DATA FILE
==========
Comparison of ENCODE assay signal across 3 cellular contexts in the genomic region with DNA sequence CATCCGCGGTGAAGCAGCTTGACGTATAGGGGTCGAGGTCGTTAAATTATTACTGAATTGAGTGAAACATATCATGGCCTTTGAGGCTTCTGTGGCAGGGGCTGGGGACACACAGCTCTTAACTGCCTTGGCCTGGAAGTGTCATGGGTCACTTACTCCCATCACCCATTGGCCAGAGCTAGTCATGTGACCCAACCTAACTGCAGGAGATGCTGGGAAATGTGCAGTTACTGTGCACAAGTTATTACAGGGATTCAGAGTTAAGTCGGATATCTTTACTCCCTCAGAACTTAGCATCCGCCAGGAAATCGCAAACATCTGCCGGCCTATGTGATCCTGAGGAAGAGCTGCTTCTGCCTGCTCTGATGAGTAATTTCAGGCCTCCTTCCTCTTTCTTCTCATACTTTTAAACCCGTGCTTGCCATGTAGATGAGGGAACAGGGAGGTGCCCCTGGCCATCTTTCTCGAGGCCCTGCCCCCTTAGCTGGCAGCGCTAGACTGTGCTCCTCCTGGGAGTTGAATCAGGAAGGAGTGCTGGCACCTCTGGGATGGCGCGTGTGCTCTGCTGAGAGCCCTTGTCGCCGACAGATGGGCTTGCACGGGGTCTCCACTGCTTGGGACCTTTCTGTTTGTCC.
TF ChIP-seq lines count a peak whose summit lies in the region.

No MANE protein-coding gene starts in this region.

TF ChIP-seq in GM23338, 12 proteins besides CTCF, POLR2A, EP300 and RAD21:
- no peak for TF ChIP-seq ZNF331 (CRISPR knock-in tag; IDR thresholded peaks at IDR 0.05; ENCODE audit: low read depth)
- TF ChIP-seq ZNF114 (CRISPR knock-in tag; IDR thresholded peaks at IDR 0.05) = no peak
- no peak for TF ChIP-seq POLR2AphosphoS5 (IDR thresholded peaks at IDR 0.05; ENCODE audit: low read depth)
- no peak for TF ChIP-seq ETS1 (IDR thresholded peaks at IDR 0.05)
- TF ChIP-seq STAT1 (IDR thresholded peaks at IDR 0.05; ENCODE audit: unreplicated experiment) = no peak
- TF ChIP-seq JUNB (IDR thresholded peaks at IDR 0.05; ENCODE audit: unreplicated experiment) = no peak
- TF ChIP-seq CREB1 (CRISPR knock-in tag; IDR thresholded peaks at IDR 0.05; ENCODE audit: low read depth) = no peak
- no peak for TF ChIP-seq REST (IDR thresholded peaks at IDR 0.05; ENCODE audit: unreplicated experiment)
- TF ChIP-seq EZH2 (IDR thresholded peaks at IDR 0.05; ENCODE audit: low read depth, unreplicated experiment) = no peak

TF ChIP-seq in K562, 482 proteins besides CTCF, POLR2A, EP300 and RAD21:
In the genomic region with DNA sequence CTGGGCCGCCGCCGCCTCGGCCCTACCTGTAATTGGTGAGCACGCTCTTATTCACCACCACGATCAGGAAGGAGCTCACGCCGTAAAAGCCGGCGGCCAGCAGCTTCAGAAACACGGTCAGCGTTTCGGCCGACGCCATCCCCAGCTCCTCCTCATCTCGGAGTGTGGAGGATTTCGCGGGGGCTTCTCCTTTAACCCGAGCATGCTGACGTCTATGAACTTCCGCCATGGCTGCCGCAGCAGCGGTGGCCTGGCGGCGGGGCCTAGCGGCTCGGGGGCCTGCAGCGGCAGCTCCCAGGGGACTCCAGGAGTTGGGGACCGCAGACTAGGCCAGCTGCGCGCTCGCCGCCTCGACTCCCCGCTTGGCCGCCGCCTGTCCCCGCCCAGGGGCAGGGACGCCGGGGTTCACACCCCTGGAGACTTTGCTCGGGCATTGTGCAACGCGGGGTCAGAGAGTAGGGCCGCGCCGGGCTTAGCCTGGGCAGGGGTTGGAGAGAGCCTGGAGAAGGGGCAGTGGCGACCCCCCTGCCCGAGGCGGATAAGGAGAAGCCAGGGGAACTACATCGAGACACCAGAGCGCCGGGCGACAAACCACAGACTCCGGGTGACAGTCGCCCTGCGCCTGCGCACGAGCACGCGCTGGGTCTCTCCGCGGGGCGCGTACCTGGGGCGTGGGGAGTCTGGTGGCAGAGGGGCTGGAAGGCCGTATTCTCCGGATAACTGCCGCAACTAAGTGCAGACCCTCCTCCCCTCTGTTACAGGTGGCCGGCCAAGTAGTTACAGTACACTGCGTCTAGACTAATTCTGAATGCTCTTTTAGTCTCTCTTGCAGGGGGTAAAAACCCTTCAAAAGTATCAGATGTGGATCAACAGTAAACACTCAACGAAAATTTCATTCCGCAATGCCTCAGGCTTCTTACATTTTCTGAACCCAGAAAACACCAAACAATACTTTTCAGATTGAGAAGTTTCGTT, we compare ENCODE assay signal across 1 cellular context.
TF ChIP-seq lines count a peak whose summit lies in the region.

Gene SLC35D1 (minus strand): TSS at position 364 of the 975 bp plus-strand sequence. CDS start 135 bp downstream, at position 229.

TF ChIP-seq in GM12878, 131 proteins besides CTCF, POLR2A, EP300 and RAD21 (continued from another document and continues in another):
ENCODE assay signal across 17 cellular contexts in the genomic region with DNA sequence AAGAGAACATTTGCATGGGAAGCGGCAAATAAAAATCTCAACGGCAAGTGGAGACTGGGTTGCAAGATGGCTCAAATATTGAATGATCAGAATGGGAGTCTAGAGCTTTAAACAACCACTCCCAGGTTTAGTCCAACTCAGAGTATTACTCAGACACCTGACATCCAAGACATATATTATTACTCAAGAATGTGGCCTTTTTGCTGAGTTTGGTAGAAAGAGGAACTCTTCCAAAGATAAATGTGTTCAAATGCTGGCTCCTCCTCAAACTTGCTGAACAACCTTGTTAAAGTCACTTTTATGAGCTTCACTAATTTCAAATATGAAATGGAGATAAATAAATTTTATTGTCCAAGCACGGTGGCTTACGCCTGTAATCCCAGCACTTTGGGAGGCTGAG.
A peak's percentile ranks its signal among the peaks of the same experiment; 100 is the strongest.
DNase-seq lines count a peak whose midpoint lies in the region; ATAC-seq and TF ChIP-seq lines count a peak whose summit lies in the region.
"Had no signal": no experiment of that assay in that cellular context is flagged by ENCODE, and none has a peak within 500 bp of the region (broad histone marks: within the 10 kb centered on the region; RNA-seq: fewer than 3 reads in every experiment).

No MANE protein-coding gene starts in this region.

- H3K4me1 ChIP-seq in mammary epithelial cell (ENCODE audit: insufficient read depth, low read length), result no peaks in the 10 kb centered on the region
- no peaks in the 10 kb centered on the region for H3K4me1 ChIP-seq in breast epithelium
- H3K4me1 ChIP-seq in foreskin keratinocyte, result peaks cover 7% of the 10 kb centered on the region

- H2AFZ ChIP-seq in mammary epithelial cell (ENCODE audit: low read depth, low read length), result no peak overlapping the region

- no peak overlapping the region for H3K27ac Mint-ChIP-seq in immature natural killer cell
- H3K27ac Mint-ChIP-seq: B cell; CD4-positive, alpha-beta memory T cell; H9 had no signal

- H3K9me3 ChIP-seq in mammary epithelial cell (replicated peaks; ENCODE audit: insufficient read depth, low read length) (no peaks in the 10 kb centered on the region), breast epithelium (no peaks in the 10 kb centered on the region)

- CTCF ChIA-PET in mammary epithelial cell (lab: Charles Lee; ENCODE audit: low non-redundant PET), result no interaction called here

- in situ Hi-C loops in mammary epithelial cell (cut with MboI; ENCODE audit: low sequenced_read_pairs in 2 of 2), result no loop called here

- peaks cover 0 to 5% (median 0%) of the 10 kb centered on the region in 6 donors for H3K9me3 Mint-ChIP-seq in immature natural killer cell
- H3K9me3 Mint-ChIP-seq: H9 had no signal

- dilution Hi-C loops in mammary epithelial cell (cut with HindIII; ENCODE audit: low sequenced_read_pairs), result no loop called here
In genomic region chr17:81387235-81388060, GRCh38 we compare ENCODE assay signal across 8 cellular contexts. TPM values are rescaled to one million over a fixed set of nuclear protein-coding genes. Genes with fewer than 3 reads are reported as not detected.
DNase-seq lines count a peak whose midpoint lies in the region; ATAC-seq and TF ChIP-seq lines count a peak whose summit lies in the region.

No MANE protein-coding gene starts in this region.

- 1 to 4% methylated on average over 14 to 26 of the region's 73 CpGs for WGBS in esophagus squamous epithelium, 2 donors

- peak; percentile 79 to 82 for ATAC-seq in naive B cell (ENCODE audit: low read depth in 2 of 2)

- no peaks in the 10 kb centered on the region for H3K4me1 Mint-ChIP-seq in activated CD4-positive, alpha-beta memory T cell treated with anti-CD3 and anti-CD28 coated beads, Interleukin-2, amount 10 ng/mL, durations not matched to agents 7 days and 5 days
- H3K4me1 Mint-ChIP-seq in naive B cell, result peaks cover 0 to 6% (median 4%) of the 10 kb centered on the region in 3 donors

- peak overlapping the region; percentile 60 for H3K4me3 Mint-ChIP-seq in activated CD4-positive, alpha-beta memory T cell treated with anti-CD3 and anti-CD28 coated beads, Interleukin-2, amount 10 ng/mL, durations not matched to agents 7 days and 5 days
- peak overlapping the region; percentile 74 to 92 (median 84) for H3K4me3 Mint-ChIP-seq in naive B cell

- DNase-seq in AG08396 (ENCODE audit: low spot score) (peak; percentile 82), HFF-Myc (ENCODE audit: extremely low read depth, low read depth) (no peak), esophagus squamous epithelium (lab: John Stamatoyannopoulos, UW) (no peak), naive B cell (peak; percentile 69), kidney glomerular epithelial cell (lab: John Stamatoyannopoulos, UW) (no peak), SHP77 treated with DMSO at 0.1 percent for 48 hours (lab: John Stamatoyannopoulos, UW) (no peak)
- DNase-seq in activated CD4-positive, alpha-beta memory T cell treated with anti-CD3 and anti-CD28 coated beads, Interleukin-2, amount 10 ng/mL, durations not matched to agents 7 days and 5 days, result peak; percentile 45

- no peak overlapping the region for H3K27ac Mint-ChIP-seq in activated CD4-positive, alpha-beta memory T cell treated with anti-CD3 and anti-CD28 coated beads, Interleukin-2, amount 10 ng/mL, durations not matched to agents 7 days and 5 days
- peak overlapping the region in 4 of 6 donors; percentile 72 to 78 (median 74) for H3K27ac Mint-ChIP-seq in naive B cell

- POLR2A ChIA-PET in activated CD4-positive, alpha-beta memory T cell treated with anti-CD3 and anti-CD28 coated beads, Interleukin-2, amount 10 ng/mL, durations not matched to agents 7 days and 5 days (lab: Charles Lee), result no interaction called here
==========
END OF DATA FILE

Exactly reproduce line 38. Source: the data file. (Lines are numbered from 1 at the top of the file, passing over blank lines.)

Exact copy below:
No MANE protein-coding gene starts in this region.